10 years in bloom

This year, Edinburgh’s world-famous floral clock will strike 10 in tribute to the capital’s 10th anniversary as the world's first UNESCO City of Literature.

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Plans to mark the Capital’s literary reputation in 2015 were announced by the Lord Provost last night (Monday 30 March) at an event celebrating the 10 year anniversary of the UNESCO status.

As part of the year-long celebrations, two public urban gardens inspired by literature will be created in the city centre, and a book sculpture by a mystery paper artist will displayed in the Council’s City Chambers.

A dedicated website for the Edinburgh Makar Christine De Luca was launched today and a poem written by Christine will become a gift to civic visitors to the city.

The Lord Provost Donald Wilson said: “We are justly proud to be celebrating 10 years as the world's first UNESCO City of Literature. This designation requires constant activity, and in this 10th anniversary year our aim is to make Edinburgh’s books and authors ever more visable and accessible to residents and visitors.

"The historic floral clock will provide a splash of colour and a fitting tribute for the anniversary, and the website dedicated to the Edinburgh Makar Christine De Luca will showcase the work of the Capital’s very own poet laureate.”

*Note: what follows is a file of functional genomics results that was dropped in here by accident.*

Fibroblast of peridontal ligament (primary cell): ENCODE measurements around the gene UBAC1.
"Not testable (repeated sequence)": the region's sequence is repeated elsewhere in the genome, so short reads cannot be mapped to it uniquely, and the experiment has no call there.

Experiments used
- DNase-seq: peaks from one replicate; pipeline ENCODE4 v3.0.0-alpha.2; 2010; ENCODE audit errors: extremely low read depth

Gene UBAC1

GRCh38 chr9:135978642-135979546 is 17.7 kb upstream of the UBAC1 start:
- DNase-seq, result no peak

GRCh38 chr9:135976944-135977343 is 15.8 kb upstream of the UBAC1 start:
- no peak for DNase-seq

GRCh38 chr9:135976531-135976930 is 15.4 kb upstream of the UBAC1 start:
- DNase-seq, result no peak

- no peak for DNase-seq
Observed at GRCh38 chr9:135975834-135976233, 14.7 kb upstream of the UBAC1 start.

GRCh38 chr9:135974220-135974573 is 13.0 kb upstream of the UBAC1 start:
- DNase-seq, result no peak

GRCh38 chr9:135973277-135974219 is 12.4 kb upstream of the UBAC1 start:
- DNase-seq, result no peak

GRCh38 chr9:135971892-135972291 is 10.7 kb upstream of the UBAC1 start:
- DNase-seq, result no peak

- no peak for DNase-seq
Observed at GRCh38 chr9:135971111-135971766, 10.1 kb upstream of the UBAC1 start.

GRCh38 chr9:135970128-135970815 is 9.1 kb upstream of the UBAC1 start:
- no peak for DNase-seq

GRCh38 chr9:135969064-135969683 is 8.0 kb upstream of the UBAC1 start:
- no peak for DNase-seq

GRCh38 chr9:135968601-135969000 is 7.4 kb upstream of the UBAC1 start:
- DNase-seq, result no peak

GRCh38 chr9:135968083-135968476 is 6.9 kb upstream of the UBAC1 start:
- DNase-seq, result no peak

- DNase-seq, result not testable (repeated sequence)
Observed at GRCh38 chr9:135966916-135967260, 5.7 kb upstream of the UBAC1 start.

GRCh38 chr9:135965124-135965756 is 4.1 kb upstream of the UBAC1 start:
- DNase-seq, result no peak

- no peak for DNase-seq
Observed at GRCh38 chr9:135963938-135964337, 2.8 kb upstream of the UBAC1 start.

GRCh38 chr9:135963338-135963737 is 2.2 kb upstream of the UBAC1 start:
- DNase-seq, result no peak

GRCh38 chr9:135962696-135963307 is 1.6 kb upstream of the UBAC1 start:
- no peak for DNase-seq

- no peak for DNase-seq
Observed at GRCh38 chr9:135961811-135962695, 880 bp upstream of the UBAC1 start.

Ali Bowden, Director of Edinburgh UNESCO City of Literature Trust added: “Edinburgh is an incredible city and it lives and breathes literature. It’s great to have this moment where we can all stop and cast an eye back over the last 10 years – which are packed with amazing success stories – and celebrate our literary community and all the people who make us a UNESCO City of Literature.”

Christine De Luca, the Edinburgh Makar, said: “It’s wonderful that the historic floral clock will highlight Edinburgh’s 10th anniversary as the first UNESCO City of Literature. I hope the Edinburgh Makar website will make it easier for people to find out more about what the Makar does: it links to the work of the three previous Makars and will, I hope, be there for future Makars too.” 

You can find out more about the UNESCO status and what it means for Edinburgh at the City of Literature website. 

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